Buy it on Amazon.
The Sports Edition exists because everyone I know can’t take phone calls at night because… the U.S. Open. And the baseball season is approaching a final reckoning. I won’t be watching one minute of professional football — I stand with Colin Kaepernick, and I also don’t like to see people trade their health for money — but that’s a minority opinion; the NFL is the biggest thing in American sports. So this is a good time to suggest the best books about these sports. It’s also a good time to note the absence of women in this selection. It wasn’t deliberate — the heroes celebrated in sports biographies have traditionally been male. It can be corrected; I’d welcome suggestions of books and movies about great female athletes and teams.
“Levels of the Game” is, on the surface, John McPhee’s account of a single match between Arthur Ashe and Clark Graebner in the semifinals at the U.S. Open in Forest Hills. But as the title suggests, a game — any game, at any degree of competition — is not just about competence. How you play is a revelation of character; how you play is who you are. It’s on all the other levels that this is a great book — one of the greatest you may ever read, period. First, because of the subject. Arthur Ashe was almost the Jackie Robinson of tennis; when he emerged in the 1960s, he was the only African-American player of note in America. Clark Graebner was a dentist’s son and a ringer for Clark Kent. As it happened, Ashe and Graebner were both best-of-breed. It’s not inaccurate to say that they were friends. But you can’t miss the notion that they are also archetypes: privileged white kid from Ohio vs. against-all-odds black kid from Virginia.
Here’s Jimmy Breslin on his book: “When they ask me to write a book about a Great American, right away I say yes. When I say yes, I always mean no. They ask me to choose a subject, and I say Branch Rickey. He placed the first black baseball player into the major leagues. His name was Jackie Robinson. He helped clear the sidewalks for Barack Obama to come into the White House. As it only happened once in the whole history of the country, I would say that is pretty good. Then some editors told me they never heard of Rickey. Which I took as an insult, a disdain for what I know, as if it is not important enough for them to bother with. So now I had to write the book.”
And the sentences! “Until this morning, there has been no white person willing to take on the issue. That is fine with Rickey. He feels that he is up at bat with two outs and a 3-2 pitch coming. He is the last man up, sure he will get a hit.” Yes, you could teach a whole term in a writing class off just this short book.
This is the ritual for Gilman School football players before each game:
Coach Joe Ehrmann: “What is our job as coaches?”
Players: “To love us.”
Ehrmann: “What is your job?”
Players: “To love one another.”
Creepy, huh? At the very least, embarrassing. I mean, here is a coach who used to play for the Baltimore Colts. And here are students at a posh Maryland private school. And instead of pumping one another to maim and kill on the football field, they’re pledging to….love one another?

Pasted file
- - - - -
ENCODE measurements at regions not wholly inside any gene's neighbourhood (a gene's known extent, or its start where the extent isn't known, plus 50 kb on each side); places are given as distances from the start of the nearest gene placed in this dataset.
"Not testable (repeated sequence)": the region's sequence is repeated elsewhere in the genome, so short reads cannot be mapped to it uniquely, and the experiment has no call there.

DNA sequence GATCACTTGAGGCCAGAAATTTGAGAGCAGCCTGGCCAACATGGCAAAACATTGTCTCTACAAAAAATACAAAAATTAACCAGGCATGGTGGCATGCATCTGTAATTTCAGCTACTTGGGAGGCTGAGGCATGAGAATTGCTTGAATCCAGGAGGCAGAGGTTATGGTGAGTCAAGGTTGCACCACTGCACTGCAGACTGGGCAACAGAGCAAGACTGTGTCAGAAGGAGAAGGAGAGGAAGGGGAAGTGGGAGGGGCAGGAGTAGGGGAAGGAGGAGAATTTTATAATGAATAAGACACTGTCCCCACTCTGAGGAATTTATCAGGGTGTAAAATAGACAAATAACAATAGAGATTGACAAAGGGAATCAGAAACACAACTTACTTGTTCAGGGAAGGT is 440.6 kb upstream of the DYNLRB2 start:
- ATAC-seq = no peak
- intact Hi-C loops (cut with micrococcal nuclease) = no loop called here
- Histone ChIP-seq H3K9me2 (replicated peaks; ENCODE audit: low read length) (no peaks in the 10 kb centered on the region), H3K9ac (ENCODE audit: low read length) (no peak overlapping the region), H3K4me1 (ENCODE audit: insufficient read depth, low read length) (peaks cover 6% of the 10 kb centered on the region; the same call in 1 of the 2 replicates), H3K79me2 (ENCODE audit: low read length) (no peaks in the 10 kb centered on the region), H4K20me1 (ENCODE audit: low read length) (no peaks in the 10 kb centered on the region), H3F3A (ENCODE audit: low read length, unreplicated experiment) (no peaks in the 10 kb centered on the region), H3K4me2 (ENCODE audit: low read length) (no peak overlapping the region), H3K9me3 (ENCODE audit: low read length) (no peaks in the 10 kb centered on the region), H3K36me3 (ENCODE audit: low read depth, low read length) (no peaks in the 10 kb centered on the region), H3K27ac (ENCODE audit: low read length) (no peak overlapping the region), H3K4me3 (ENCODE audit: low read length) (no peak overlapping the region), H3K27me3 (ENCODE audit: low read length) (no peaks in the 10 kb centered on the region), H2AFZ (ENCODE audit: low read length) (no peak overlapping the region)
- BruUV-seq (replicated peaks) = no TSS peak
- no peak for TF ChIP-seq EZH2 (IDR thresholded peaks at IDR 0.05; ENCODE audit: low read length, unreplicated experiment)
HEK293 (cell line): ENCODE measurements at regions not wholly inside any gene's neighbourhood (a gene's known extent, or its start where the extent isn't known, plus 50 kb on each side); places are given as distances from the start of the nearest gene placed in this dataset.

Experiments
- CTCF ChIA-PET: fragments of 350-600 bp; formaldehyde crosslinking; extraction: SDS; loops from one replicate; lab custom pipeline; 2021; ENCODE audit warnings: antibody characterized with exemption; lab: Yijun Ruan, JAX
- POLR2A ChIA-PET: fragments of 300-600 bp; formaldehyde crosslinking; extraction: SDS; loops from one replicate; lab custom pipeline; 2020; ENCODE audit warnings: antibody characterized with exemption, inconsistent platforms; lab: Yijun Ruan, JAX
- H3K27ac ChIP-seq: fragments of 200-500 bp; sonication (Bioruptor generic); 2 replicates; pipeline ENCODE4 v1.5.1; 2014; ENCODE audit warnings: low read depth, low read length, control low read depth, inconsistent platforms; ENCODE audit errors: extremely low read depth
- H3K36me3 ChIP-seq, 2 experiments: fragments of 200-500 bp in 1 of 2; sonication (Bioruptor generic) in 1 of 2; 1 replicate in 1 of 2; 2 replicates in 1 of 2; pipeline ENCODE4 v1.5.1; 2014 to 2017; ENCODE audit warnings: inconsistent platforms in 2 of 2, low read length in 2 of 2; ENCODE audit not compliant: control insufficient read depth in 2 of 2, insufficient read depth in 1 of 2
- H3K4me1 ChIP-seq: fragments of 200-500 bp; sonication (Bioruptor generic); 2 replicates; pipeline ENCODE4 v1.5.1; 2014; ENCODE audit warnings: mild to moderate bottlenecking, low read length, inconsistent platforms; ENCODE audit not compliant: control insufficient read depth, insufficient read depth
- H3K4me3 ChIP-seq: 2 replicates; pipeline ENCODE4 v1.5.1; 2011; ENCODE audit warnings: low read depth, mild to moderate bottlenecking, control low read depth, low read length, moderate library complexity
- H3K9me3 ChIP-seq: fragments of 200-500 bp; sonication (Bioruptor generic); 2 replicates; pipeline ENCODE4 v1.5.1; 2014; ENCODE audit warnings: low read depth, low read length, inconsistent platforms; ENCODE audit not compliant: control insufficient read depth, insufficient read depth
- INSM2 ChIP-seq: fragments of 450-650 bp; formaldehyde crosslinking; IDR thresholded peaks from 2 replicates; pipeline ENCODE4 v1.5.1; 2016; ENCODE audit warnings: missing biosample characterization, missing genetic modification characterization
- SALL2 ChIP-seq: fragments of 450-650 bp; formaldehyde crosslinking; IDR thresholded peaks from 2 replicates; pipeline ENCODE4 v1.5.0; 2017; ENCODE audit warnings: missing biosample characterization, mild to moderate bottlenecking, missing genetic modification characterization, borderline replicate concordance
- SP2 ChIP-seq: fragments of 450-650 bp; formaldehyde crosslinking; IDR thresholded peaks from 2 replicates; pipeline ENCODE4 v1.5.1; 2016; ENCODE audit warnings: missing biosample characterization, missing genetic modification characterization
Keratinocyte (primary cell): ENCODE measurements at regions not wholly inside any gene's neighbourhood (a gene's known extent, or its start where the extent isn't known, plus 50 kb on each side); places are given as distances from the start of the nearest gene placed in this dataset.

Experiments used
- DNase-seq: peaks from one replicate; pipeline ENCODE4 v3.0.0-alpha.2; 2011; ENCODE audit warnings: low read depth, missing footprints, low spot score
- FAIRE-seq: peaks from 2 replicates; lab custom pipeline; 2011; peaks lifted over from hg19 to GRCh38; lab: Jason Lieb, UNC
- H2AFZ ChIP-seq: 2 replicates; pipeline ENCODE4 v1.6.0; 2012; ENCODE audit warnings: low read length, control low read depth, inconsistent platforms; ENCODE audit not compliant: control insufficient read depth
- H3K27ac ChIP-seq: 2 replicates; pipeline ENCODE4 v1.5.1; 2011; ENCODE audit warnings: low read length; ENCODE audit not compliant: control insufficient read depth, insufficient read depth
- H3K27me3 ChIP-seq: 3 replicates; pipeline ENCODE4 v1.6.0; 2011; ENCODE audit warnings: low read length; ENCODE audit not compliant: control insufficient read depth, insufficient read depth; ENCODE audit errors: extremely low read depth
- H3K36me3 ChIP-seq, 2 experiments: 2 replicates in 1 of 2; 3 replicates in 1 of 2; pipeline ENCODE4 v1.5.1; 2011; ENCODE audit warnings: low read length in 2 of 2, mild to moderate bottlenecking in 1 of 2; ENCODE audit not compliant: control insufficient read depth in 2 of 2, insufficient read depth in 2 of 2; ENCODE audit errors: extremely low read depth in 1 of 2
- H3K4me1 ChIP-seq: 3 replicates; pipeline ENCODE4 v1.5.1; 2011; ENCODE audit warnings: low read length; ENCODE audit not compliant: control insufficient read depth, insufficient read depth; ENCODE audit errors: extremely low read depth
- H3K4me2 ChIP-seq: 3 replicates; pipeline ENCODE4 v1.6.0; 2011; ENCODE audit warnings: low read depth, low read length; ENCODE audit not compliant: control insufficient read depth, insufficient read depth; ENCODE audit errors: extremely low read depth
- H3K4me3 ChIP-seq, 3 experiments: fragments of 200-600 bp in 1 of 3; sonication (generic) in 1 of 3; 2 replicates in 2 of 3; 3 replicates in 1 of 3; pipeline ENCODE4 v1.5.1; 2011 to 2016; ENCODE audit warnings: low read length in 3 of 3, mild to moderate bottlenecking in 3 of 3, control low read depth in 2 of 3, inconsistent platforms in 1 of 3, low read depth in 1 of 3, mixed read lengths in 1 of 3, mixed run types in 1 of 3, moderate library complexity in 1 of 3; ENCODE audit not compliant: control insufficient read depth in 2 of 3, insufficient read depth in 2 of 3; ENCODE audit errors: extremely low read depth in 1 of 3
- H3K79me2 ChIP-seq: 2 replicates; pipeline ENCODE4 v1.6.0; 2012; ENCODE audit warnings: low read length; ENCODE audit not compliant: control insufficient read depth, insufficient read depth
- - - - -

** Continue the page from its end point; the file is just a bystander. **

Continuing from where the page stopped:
At one point a parent asks Coach Ehrmann’s assistant how he thinks the boys will do. “I have no idea,” he says. “Won’t really know for twenty years.” The parent stumbles off, baffled. Clearly, she has no clue what her son has been learning on the football field.
But by then we do. And we see how an openly emotional coach can become a surrogate father — and genuine role model. And how that approach, far from making boys soft, seems to turn them into winners. Boy after boy “gets it” in these pages; if you are an employer who really values integrity, these are kids you’d want working for you.
In Johnny Unitas, we are talking about a genuine hero — and not just because he is regarded, almost universally, as the greatest mid-century football player. Unitas is thrilling to read about, and to think about, because his struggle took place in the open, in real-time, with the outcome uncertain and physical pain guaranteed. Unitas never complained. He never made apologies. He had a job to do, and it was his responsibility to get it done.
In a time when college football was a big deal and the pros were a bunch of rowdies who earned $5,000 or $6,000, he did that job so well that, like Michael Jordan, he made sport into art. He didn’t know about wasted moves. A dancer: watch him drop back to pass. A magician: see him spin and feint. And, above all, a kind of performance artist: the embodiment of leadership.
The final score of his first game as quarterback of the Baltimore Colts was a 58-27 loss. The mood on the team bus was sour. Except for Johnny Unitas, who sat with a sportswriter and coolly relived the game, explaining everything that went wrong and suggesting how he would fix it. That was confidence, not bragging — at the end of the season, he had the best stats for a rookie quarterback in the history of the NFL.
The following season, his streak began: He threw 122 touchdown passes in 47 consecutive games. (The previous record: 22 consecutive games.) Any modern quarterback would have needed a new helmet — to accommodate his swelled head — early in that streak. Not Unitas. When a teammate bought a house, he helped him lay the kitchen linoleum. In the huddle, before calling a play, he would ask, “Do you need anything? How can I help? What can I do?”
Team first. That was Unitas.
This article originally appeared on The Head Butler.
If you believe in the work we are doing here at The Good Men Project, please join like-minded individuals in The Good Men Project Premium Community.